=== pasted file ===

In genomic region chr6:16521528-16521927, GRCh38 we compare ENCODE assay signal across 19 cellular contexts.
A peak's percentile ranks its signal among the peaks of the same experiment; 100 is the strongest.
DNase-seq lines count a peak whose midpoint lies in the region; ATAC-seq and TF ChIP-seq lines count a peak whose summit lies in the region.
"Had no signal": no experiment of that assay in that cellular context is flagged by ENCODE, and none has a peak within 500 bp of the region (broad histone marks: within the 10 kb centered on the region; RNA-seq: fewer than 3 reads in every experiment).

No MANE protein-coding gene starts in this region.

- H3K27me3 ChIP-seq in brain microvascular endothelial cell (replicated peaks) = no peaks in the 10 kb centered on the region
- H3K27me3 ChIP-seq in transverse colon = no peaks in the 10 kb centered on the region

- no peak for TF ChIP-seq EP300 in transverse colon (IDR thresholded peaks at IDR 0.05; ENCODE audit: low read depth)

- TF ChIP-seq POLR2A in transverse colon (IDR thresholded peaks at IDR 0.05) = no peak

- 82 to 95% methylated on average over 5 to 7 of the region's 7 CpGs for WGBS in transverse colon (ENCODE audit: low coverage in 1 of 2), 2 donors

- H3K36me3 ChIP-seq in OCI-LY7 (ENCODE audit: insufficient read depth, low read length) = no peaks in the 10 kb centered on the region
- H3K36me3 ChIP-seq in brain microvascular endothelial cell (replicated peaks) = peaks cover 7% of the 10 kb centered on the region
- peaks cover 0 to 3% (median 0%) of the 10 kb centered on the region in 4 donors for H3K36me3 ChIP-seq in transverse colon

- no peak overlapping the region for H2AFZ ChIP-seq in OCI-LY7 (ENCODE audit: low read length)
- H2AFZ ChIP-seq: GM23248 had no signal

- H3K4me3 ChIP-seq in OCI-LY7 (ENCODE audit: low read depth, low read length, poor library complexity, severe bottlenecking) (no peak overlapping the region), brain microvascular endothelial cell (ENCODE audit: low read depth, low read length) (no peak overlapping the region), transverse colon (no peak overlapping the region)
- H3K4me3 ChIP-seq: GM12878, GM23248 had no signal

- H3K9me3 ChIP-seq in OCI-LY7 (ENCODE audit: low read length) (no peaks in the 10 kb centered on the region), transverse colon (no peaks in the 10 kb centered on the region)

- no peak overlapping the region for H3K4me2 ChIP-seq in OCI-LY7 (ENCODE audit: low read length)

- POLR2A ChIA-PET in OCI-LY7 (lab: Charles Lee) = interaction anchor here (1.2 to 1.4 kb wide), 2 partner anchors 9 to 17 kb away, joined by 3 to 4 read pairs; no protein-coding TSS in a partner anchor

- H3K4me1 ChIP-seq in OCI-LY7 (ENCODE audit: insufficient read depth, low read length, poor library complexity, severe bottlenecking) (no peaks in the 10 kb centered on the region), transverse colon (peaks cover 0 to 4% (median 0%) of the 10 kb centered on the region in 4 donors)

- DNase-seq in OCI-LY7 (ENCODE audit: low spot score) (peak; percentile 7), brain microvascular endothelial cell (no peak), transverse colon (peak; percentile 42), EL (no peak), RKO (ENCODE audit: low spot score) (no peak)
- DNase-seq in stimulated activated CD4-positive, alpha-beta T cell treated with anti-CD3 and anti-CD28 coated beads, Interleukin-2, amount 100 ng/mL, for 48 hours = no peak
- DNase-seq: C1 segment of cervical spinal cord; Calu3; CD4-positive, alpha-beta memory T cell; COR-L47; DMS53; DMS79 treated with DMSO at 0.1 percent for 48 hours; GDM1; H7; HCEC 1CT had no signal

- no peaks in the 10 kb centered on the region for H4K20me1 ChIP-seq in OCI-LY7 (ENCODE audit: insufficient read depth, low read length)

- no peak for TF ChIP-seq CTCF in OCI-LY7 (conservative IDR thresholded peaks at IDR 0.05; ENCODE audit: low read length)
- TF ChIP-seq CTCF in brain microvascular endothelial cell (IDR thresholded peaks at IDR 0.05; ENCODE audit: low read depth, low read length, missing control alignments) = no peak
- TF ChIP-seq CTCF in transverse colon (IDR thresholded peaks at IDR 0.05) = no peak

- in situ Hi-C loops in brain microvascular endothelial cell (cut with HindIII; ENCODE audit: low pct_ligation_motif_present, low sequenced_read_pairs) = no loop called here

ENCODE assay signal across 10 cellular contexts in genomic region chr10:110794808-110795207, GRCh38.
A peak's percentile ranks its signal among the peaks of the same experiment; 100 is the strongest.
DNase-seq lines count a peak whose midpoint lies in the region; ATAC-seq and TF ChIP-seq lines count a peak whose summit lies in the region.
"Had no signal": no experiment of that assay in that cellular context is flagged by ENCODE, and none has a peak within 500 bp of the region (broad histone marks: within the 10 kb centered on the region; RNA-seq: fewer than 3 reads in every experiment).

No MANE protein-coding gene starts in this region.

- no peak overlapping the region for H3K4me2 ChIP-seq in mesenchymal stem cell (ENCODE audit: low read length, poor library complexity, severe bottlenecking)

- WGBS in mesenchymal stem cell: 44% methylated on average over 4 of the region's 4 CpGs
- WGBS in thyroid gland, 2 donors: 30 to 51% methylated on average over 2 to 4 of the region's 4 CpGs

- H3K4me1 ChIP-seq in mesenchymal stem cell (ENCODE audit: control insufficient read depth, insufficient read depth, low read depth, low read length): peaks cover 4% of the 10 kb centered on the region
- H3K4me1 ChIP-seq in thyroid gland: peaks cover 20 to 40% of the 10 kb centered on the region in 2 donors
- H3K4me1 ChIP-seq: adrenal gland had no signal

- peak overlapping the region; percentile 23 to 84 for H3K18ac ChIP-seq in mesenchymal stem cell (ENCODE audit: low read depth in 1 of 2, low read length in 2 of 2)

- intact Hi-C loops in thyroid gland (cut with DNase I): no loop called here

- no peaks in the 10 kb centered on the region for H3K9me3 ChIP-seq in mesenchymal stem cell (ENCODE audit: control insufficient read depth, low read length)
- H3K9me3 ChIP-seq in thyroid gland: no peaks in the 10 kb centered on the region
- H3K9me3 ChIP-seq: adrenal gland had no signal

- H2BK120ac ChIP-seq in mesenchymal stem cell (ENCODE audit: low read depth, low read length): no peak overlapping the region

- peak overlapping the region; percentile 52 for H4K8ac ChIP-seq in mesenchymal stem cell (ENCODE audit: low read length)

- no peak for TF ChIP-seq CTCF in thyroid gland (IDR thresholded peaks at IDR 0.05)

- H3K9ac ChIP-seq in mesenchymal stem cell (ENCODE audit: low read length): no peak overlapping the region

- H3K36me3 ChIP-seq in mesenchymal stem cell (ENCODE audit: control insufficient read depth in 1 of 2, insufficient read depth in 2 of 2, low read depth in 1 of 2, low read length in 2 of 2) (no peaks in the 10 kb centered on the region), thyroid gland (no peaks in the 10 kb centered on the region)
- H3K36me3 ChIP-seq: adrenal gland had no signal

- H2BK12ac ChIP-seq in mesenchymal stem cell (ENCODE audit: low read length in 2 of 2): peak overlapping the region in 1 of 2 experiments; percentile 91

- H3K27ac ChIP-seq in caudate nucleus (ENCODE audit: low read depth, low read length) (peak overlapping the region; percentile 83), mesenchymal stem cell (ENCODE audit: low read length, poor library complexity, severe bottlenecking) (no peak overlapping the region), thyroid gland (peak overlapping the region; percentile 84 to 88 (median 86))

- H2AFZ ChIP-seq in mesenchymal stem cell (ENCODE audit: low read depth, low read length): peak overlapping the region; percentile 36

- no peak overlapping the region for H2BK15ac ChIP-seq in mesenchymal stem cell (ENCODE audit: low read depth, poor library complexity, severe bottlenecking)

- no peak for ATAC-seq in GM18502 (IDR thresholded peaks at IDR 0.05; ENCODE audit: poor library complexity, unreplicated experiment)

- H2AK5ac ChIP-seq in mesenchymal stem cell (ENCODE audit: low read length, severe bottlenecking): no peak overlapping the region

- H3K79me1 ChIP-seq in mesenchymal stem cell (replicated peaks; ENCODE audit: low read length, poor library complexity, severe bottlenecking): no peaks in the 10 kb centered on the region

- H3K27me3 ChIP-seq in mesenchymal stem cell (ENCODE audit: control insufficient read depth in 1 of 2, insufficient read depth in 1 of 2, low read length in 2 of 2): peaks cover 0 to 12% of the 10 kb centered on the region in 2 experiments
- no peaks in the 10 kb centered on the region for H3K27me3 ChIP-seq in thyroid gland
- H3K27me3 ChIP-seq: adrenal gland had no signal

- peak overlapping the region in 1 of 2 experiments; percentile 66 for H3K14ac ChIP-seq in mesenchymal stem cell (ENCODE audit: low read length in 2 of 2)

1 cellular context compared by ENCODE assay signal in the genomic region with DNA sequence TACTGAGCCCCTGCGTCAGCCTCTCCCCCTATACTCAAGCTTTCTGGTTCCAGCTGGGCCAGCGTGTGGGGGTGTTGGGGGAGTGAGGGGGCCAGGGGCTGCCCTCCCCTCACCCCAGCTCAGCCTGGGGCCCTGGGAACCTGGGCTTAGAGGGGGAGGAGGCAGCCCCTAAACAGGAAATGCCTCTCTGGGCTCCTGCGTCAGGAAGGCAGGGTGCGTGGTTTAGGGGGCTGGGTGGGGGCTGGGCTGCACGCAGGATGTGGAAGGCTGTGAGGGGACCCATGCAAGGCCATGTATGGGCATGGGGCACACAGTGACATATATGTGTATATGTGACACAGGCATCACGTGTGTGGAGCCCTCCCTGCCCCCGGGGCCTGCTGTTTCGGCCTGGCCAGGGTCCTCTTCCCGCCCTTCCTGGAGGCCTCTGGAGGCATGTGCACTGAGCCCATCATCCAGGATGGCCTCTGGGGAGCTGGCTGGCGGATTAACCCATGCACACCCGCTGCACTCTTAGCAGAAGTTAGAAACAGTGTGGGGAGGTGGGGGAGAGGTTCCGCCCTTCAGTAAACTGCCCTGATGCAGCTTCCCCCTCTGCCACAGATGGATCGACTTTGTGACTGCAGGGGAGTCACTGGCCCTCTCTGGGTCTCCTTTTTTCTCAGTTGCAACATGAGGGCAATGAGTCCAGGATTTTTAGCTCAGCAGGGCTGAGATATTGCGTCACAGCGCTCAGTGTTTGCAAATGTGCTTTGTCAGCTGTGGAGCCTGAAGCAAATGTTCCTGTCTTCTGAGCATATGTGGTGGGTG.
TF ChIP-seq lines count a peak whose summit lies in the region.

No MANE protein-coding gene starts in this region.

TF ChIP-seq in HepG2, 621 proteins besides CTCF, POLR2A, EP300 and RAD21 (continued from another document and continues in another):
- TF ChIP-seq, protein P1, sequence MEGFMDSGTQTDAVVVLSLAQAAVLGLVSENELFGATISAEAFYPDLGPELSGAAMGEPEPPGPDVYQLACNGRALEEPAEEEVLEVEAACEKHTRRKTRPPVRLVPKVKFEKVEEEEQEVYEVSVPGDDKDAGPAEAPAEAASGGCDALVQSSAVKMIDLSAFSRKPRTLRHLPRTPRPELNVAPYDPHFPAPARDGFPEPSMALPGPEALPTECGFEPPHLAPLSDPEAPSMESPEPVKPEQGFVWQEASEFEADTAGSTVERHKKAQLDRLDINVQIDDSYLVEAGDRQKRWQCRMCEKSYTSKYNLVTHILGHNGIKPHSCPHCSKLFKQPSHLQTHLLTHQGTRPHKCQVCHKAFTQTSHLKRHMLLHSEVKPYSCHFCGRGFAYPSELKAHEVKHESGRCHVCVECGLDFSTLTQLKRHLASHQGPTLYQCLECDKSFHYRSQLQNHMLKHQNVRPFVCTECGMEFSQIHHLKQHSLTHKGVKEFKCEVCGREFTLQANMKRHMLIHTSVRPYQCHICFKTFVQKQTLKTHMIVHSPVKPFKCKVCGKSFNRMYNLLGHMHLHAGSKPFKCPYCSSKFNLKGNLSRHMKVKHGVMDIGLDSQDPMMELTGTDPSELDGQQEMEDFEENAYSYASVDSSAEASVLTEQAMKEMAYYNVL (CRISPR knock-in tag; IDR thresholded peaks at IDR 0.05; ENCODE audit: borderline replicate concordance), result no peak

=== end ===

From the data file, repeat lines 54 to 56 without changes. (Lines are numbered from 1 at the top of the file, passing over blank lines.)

- H2AFZ ChIP-seq in mesenchymal stem cell (ENCODE audit: low read depth, low read length): peak overlapping the region; percentile 36

- no peak overlapping the region for H2BK15ac ChIP-seq in mesenchymal stem cell (ENCODE audit: low read depth, poor library complexity, severe bottlenecking)

- no peak for ATAC-seq in GM18502 (IDR thresholded peaks at IDR 0.05; ENCODE audit: poor library complexity, unreplicated experiment)